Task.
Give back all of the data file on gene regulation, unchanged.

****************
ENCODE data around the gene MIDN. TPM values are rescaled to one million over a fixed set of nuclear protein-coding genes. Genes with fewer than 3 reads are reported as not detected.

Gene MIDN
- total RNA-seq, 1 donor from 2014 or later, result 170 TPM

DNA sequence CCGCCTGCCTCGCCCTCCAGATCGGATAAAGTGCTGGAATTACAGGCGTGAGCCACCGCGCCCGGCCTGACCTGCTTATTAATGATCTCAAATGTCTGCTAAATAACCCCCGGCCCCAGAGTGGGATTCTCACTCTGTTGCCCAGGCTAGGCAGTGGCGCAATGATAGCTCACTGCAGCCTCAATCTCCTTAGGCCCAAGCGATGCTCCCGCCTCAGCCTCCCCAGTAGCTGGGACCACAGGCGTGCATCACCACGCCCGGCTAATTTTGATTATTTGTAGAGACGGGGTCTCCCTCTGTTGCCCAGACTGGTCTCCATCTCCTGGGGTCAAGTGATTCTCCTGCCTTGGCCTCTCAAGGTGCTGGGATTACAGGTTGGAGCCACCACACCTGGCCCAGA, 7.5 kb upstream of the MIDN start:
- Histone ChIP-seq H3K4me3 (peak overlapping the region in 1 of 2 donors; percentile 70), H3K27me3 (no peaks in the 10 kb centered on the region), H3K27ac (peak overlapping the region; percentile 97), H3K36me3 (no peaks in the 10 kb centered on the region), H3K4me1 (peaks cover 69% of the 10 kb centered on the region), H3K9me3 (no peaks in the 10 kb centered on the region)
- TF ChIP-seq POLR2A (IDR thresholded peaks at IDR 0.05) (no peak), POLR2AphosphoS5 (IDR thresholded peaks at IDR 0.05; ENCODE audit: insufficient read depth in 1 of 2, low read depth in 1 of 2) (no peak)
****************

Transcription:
ENCODE data around the gene MIDN. TPM values are rescaled to one million over a fixed set of nuclear protein-coding genes. Genes with fewer than 3 reads are reported as not detected.

Gene MIDN
- total RNA-seq, 1 donor from 2014 or later, result 170 TPM

DNA sequence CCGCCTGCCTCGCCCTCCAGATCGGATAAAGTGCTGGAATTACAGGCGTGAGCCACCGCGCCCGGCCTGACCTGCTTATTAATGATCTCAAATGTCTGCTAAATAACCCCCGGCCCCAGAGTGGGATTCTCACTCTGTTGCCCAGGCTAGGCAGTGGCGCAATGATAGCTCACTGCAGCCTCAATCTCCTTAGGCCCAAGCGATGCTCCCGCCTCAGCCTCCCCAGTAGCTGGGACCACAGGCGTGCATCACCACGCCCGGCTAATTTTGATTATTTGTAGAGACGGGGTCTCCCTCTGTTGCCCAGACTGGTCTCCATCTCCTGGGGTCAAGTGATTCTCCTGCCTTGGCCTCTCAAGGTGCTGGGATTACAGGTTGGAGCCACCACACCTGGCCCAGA, 7.5 kb upstream of the MIDN start:
- Histone ChIP-seq H3K4me3 (peak overlapping the region in 1 of 2 donors; percentile 70), H3K27me3 (no peaks in the 10 kb centered on the region), H3K27ac (peak overlapping the region; percentile 97), H3K36me3 (no peaks in the 10 kb centered on the region), H3K4me1 (peaks cover 69% of the 10 kb centered on the region), H3K9me3 (no peaks in the 10 kb centered on the region)
- TF ChIP-seq POLR2A (IDR thresholded peaks at IDR 0.05) (no peak), POLR2AphosphoS5 (IDR thresholded peaks at IDR 0.05; ENCODE audit: insufficient read depth in 1 of 2, low read depth in 1 of 2) (no peak)